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Areas of Expertise

Criminal Justice Reform | Legitimacy Theory | Officer Integrity | Program Evaluation | Grey Arms & Money Laundering Networks | U.N. Sanctions Enforcement | Cybercrime & Security

Education

Ph.D., Michigan State University, Criminal Justice, 2018
M.B.A., Ohio University, Finance and Management, 1993
B.S., University of Michigan, Public Policy, 1989

Contact

Office: PCA-353A
Phone: 305.348.8449
Email: rpeacock@fiu.edu
CV: Curriculum Vitae

Biography

Dr. Peacock currently oversees the higher education component of USAID’s cybersecurity assistance programs in Ukraine and is an advisor to USAID’s nascent efforts to support higher education capacity and gender equity programs in cybersecurity in Eastern Europe. Dr. Peacock's research examines plural enforcement structures addressing street and cyber crime, including the organizational impacts on agency misconduct and corruption.

Prior to pursuing an academic career, Dr. Peacock spent a decade managing US Department of Justice assistance programs in countries of the former Soviet Union and eleven years working on reducing grey arms transfers and coordinating UN sanctions enforcement in the US Department of State. Dr. Robert Peacock received an M.B.A. in Finance from Ohio University and a B.A. in Public Policy from the University of Michigan prior to completing his Ph.D. in Criminal Justice from Michigan State University.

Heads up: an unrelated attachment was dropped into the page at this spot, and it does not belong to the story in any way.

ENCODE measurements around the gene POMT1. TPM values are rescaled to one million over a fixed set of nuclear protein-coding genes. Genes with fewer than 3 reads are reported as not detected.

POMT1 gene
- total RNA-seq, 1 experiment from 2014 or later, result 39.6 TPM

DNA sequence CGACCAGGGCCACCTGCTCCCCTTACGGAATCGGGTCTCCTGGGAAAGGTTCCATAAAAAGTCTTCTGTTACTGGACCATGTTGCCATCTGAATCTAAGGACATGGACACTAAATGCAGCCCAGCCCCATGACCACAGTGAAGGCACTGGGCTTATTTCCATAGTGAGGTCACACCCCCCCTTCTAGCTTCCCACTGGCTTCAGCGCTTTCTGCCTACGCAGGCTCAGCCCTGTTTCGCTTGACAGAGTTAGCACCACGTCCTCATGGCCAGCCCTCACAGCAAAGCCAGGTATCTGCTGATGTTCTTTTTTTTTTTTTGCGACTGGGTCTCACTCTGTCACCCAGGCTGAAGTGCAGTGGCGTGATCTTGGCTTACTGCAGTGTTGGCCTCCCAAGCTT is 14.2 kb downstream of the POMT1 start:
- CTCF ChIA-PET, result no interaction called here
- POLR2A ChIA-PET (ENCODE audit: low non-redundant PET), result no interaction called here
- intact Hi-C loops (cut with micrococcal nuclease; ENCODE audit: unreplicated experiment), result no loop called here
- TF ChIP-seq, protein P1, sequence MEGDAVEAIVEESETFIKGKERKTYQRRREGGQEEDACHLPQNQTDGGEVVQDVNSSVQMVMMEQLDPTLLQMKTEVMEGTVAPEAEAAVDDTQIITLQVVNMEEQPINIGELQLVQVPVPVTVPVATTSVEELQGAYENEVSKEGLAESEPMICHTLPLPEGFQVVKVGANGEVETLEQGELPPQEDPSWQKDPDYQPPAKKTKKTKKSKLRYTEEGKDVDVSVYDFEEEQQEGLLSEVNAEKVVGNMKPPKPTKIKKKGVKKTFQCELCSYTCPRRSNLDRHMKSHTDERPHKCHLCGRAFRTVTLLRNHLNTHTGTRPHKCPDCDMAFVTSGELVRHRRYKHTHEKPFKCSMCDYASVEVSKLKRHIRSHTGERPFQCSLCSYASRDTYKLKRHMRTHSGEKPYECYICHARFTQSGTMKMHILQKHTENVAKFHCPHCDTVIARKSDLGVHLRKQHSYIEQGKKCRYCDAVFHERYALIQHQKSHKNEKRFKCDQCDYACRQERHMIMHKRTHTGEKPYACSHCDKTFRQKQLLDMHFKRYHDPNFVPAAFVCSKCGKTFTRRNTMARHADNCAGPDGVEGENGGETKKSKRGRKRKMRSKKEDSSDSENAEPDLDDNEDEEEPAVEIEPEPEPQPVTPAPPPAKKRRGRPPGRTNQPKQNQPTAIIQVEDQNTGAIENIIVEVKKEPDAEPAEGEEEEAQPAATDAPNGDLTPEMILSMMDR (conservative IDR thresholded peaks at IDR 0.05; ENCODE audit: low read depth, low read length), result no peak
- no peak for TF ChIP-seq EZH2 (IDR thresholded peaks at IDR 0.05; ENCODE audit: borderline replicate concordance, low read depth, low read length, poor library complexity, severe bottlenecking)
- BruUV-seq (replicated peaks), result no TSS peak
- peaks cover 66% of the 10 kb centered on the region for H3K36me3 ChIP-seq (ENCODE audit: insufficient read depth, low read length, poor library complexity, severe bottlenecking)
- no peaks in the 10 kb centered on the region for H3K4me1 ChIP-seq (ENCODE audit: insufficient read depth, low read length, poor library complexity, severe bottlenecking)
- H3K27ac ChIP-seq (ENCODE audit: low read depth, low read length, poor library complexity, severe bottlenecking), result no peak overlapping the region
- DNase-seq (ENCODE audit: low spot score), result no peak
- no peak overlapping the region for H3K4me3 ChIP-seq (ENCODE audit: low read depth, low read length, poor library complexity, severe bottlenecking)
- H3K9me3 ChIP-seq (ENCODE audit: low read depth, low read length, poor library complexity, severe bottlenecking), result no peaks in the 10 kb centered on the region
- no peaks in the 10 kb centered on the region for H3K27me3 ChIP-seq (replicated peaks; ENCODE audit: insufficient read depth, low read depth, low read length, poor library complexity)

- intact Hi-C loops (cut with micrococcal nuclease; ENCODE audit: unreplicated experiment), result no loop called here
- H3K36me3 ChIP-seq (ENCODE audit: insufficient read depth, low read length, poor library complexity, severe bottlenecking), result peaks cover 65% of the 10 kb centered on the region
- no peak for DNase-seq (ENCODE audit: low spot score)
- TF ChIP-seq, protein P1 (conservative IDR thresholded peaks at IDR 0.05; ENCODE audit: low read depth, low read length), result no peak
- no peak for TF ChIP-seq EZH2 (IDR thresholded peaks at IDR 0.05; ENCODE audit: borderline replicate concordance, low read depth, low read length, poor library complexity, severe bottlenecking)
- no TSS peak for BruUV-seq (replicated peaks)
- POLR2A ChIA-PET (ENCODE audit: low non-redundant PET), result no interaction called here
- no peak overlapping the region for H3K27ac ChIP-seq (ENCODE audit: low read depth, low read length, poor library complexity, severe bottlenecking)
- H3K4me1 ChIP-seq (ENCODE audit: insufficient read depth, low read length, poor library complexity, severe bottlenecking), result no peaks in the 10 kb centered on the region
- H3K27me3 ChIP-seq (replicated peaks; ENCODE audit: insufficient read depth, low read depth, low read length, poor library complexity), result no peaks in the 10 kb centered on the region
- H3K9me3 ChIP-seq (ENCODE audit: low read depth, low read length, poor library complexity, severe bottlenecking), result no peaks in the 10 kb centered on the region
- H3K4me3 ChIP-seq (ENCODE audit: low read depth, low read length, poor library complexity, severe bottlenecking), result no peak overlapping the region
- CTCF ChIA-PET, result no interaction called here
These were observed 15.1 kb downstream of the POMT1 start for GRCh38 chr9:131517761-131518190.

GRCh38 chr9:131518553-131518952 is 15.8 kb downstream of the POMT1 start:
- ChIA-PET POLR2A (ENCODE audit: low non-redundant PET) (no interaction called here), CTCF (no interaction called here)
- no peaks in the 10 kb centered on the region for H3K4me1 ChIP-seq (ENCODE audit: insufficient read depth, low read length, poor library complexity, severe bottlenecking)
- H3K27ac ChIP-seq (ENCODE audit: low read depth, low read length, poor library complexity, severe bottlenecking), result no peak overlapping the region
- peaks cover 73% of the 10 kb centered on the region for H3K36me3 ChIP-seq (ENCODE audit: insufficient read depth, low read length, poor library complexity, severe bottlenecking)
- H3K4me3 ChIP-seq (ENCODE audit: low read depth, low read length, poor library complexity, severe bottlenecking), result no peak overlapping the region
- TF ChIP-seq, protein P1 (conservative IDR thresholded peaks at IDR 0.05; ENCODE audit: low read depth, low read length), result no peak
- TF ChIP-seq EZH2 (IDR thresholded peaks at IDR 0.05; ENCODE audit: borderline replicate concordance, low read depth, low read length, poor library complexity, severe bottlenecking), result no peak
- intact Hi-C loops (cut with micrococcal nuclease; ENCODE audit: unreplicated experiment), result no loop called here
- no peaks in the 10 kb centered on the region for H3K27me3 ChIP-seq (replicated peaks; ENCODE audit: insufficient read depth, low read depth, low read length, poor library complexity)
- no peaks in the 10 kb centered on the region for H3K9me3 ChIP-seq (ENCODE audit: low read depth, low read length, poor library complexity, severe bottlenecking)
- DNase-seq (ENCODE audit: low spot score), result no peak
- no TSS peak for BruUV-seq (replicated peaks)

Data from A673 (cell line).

Featured Publications

Peacock, R., Kutnjak Ivkovich, S., Van Craen, I. Mraovic, I. C., Borovec, K., Prpic, M. (2021). External Procedural Justice: Do just supervisors shape officer trust and willingness to take the initiative with the public. International Criminal Justice Review. Pre-publication online access.

Peacock, R. (2021). Bayley’s Six Critical Elements of Democratic Policing: Evaluating Donor-Assisted Reform in Armenia, Georgia, and Ukraine. International Journal of Comparative and Applied Criminal Justice, 45(3), 285-297.

Peacock, R. (2021). Dominance analysis of police legitimacy’s regressors: disentangling the effects of procedural justice, effectiveness, and corruption. Police Practice and Research, 22(1), 589-605.